Doctor Strange has already done his Darkman/Spider-Man style martyring-his-love-life-to-be-a-super-hero thing before the movie starts, but this does follow the SPIDER-MAN template of him fucking up his relationships and learning a simple lesson about it while battling a villain who was once his friend and has alot in common with him. In this case they’re both geniuses of magic instead of science. Same thing, I guess, according to THOR. Once again, Raimi puts his protagonist at a low point (having nightmares every night, going to the wedding of the love of his life, getting shit from Michael Stuhlbarg for not saving the entire universe well enough) but there’s no time to lay it on as thick as he did with Peter Parker, so it’s not quite as funny or as uncomfortable. (Though this has some laughs, I do think it could use more of Raimi’s humor.)

The things people will most credit to Raimi are the many horror elements – all kinds of spooky atmosphere, cackly demons, creepy sound design including Deadite-esque voices, and a really cool turn of events that’s late in the movie so I’ll save that for the spoiler section. Those looking harder will notice some classically Raimi story elements ranging from a character finding themselves prophesied in ancient graven images (like EVIL DEAD 2) to a chase scene where they slam a series of doors behind them but their pursuer just smashes right through them (like CRIMEWAVE).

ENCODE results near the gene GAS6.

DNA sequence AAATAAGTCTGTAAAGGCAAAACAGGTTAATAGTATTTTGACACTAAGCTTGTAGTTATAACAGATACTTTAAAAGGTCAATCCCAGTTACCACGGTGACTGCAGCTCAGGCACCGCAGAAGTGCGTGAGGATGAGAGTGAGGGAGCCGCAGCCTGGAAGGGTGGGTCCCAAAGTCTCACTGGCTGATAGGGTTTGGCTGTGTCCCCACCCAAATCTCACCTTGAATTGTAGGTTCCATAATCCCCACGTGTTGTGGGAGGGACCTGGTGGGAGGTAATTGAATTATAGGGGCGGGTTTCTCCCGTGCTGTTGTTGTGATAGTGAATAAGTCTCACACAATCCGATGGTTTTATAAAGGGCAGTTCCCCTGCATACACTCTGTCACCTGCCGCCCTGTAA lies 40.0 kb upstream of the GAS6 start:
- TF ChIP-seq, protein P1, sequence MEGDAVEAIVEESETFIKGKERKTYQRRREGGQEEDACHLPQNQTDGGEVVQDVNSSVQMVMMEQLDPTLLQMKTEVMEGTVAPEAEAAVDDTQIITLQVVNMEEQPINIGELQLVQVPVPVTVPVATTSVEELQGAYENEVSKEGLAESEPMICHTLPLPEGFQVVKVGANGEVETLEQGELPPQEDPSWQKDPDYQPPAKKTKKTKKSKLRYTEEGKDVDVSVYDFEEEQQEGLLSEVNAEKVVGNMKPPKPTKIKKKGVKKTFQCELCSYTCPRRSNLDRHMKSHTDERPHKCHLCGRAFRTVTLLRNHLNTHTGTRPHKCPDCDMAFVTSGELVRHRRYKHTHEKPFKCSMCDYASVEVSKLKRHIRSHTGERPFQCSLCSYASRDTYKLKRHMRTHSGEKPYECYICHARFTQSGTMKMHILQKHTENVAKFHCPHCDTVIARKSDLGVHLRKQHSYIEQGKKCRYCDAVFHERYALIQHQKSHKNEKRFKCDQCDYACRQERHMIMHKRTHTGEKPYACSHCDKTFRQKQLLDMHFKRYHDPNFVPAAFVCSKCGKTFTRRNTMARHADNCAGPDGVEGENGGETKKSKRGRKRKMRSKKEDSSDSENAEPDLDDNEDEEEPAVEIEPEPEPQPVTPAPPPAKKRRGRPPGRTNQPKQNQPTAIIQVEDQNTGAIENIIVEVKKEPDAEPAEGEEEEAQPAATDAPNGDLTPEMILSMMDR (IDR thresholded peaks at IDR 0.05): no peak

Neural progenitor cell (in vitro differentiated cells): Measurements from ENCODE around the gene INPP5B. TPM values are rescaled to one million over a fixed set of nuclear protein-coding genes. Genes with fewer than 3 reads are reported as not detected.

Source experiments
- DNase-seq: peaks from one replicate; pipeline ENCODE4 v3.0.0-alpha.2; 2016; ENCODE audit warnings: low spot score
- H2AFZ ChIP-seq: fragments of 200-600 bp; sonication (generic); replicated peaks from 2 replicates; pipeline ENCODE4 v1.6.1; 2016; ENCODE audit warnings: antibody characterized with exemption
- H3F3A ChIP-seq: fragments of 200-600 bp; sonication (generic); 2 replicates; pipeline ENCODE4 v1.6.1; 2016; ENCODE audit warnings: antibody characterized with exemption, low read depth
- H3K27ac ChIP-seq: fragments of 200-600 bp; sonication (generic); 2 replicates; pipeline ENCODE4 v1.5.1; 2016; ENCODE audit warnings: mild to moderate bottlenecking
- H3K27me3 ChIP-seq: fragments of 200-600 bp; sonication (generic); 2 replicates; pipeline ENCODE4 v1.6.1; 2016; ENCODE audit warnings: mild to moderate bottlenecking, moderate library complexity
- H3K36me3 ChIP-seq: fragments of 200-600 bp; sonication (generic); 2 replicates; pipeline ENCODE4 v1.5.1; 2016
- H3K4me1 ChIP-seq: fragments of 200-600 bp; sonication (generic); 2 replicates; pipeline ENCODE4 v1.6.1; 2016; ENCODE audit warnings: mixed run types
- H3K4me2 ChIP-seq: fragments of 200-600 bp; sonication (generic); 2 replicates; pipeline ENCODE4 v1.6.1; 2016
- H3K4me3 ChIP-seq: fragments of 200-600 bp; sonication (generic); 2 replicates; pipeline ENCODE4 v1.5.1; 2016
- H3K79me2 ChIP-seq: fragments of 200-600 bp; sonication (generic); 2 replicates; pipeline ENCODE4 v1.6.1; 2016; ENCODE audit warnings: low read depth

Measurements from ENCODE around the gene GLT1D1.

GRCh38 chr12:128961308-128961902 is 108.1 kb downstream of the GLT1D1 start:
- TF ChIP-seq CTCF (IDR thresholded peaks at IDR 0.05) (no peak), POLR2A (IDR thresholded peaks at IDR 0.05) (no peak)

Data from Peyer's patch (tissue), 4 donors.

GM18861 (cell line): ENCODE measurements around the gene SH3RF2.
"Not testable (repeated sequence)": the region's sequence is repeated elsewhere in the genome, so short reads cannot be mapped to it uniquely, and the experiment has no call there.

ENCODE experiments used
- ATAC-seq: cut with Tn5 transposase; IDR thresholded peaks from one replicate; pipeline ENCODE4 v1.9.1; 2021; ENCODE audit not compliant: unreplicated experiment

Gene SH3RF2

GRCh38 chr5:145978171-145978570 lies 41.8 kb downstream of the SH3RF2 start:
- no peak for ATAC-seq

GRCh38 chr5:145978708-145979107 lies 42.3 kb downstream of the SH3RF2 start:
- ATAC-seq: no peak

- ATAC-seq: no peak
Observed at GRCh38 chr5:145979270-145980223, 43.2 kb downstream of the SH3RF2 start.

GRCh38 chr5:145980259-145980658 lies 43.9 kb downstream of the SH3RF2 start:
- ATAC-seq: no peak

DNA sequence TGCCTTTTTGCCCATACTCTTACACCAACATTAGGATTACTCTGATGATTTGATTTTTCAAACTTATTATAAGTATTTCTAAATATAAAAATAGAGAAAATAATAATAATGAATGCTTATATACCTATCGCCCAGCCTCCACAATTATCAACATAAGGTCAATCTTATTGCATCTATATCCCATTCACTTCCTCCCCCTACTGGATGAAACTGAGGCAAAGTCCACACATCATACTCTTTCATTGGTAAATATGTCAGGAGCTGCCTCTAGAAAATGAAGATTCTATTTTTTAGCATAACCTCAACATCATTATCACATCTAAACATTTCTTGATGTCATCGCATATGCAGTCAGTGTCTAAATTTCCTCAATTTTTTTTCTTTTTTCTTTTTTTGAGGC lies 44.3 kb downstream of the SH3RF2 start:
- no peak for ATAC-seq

Of course you can count on Raimi to pack in a ton of clever little ideas. There’s a hint of his beloved evil-version-of-yourself-in-the-mirror trope, but it turns into a new one: a scene where they try to cover every reflective surface in a room (including puddles on the floor) because Wanda has the power to reach through them. Another part I loved was a magical musical battle, two wizards hurling glowing musical notes at each other, bursting into bits of famous classical compositions as they collide.